Hockey Hall of Fame gains environmental steward in Bettman
With NHL Commissioner Gary Bettman inducted into the Hockey Hall of Fame this week, there is much to celebrate: his success in growing the NHL from 24 teams to 31, increasing league revenue from $37 million to $5 billion, and growing hockey into international markets, among many other accomplishments.
From my perspective, Bettman’s hall of fame plaque should also reference his less-celebrated humanitarian work, especially his role as an environmental advocate.
During his tenure, Bettman has worked to promote environmental literacy among teams and fans, and he is personally involved in shaping the NHL’s focus on the threats posed by climate change.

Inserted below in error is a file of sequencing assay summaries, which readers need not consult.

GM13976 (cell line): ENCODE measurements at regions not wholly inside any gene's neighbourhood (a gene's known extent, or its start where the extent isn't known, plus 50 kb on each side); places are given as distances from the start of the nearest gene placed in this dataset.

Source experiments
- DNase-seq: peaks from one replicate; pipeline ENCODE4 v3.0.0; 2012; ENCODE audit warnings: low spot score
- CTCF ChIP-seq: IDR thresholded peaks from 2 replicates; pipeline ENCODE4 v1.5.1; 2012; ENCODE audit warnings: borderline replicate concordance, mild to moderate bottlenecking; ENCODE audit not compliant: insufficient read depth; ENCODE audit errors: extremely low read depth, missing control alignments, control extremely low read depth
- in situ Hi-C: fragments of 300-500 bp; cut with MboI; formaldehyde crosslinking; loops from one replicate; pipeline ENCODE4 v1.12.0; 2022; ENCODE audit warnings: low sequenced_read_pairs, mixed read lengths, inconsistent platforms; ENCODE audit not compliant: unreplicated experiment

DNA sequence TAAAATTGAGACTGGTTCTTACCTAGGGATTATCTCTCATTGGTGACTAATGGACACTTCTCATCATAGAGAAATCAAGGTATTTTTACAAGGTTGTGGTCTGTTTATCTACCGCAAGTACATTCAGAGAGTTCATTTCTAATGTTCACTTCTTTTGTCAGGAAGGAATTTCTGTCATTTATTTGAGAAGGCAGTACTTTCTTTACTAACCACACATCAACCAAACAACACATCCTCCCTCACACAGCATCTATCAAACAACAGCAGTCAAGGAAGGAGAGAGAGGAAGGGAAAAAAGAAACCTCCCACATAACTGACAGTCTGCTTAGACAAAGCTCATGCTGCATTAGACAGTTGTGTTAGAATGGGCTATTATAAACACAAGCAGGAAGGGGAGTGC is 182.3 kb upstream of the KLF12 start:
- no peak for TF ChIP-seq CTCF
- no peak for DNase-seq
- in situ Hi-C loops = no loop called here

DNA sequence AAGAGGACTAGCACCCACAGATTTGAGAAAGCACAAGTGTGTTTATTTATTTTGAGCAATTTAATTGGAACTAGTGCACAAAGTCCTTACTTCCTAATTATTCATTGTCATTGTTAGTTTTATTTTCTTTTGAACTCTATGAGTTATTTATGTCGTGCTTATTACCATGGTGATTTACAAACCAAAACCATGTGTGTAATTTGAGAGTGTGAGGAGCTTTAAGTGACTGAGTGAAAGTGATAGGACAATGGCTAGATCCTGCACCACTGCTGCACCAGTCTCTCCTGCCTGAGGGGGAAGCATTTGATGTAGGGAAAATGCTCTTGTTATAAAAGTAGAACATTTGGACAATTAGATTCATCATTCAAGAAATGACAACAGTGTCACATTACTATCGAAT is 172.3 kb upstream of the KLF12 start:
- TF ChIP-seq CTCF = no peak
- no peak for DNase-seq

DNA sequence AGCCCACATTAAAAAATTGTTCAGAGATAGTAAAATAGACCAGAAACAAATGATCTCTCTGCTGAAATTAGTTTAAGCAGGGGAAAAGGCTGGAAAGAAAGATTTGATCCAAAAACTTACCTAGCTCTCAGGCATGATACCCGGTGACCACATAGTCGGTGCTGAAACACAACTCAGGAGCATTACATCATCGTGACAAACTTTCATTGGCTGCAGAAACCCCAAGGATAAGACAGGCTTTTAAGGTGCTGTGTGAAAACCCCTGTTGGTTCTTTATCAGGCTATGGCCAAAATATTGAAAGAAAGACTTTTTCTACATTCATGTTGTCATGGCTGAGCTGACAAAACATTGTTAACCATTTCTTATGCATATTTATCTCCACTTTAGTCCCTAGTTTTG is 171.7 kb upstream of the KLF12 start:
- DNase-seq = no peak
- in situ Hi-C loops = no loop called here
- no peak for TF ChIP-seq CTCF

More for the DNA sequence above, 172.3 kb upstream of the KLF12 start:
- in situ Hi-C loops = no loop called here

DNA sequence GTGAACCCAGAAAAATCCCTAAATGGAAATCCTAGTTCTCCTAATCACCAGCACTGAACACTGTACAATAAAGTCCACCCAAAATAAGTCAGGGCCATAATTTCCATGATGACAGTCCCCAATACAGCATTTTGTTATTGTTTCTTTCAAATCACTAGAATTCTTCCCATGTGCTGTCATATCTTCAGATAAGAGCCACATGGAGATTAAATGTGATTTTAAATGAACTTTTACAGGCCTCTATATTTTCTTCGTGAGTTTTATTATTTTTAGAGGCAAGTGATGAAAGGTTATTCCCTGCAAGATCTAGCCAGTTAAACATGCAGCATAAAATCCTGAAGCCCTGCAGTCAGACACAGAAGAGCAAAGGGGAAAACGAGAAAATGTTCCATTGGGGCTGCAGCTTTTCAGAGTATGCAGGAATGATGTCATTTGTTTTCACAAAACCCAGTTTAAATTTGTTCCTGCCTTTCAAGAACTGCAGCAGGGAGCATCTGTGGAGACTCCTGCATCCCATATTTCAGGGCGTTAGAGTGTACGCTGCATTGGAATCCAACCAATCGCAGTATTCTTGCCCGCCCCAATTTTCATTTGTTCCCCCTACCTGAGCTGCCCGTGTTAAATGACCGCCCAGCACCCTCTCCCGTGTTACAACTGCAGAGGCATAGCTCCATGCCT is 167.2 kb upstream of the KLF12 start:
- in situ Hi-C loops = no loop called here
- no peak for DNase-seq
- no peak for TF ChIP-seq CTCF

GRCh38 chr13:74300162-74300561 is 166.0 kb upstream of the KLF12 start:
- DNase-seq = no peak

There are many environmental accomplishments to celebrate under Bettman’s leadership: The NHL was the first sports league to issue a sustainability report; the league measures greenhouse gas emissions from games and league operations; it promotes the donation of uneaten food on game day; it supports the largest watershed restoration project of any sports league in the world; and, with Bettman’s approval, the NHL appeared before a congressional task force to encourage action on global warming. The NHL has won environmental awards from the EPA and in 2014 Bettman was awarded the Green Sports Alliance’s Environmental Leadership Award.
An organization is the shadow of its leadership, and the character of Bettman is defined by humanitarian instincts. The important program that the NHL has created to promote sustainability was initiated by Bettman and through his commitment to sustainability he has changed more than sports — he has improved the world.